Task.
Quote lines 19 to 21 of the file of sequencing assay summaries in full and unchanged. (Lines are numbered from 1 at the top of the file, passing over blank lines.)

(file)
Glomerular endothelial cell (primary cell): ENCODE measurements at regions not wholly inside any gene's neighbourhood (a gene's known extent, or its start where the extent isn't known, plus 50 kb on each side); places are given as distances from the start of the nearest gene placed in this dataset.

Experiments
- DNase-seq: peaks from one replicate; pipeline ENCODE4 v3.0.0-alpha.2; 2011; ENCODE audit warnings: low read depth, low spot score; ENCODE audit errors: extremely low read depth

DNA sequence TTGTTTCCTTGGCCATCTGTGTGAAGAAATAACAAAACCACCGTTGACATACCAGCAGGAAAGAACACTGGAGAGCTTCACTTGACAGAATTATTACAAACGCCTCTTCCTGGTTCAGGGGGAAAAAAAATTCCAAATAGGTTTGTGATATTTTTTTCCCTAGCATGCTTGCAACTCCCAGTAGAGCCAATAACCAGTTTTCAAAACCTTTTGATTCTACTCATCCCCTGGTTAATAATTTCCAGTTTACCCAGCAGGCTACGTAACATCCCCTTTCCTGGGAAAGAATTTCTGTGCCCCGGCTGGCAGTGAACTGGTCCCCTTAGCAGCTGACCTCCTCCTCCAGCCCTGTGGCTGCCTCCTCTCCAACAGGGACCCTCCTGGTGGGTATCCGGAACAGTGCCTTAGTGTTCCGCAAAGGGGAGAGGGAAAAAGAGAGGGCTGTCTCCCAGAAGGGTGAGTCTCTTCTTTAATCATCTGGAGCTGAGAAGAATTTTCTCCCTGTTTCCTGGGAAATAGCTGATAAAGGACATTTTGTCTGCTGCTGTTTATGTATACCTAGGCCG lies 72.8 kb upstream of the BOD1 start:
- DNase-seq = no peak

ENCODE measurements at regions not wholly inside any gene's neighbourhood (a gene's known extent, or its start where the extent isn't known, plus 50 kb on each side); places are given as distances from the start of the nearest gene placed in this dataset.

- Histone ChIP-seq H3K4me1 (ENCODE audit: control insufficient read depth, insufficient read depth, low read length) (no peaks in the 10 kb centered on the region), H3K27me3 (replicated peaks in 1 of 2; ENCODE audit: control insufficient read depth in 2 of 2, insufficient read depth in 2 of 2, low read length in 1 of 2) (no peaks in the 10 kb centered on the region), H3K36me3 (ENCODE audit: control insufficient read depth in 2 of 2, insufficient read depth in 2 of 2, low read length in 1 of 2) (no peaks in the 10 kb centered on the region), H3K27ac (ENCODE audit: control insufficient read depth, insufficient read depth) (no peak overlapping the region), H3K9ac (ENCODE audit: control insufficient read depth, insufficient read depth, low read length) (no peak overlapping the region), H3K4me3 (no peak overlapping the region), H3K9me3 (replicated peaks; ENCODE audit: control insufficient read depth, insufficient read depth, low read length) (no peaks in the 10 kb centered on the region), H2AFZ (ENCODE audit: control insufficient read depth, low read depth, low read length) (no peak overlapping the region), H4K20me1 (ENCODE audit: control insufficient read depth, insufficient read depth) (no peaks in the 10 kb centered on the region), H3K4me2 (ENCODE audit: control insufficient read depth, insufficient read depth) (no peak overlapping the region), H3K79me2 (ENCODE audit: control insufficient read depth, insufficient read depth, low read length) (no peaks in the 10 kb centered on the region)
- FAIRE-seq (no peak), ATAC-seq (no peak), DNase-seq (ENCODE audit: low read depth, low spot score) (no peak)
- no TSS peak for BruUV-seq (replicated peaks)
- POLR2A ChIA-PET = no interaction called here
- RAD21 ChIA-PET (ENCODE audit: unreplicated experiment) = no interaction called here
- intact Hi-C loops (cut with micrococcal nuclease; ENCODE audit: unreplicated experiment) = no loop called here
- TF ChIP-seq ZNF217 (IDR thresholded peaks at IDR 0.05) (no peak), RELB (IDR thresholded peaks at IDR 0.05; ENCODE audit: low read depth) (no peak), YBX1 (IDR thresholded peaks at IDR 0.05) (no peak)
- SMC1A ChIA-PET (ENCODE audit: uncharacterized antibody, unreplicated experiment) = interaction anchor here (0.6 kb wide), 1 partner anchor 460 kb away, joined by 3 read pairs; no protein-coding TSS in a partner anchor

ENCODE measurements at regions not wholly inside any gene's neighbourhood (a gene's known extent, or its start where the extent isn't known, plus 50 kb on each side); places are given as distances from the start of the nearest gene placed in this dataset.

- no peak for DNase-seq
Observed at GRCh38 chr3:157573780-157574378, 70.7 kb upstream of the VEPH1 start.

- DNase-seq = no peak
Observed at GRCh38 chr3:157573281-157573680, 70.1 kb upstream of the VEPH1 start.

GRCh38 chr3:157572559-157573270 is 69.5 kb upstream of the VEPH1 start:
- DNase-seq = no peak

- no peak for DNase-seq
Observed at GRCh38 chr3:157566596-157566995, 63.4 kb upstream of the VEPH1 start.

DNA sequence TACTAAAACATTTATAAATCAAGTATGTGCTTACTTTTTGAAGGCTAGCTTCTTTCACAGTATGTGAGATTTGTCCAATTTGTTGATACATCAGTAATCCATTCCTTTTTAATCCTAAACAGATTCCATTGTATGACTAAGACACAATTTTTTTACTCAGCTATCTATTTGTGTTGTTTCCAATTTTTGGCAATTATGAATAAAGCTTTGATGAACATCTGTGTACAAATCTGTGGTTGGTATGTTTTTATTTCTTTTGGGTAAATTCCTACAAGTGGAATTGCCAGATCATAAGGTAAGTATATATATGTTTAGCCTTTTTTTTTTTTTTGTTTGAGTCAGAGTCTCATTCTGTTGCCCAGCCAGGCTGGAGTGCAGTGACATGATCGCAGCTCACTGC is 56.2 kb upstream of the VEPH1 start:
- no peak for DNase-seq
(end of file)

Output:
Observed at GRCh38 chr3:157573281-157573680, 70.1 kb upstream of the VEPH1 start.

GRCh38 chr3:157572559-157573270 is 69.5 kb upstream of the VEPH1 start:
- DNase-seq = no peak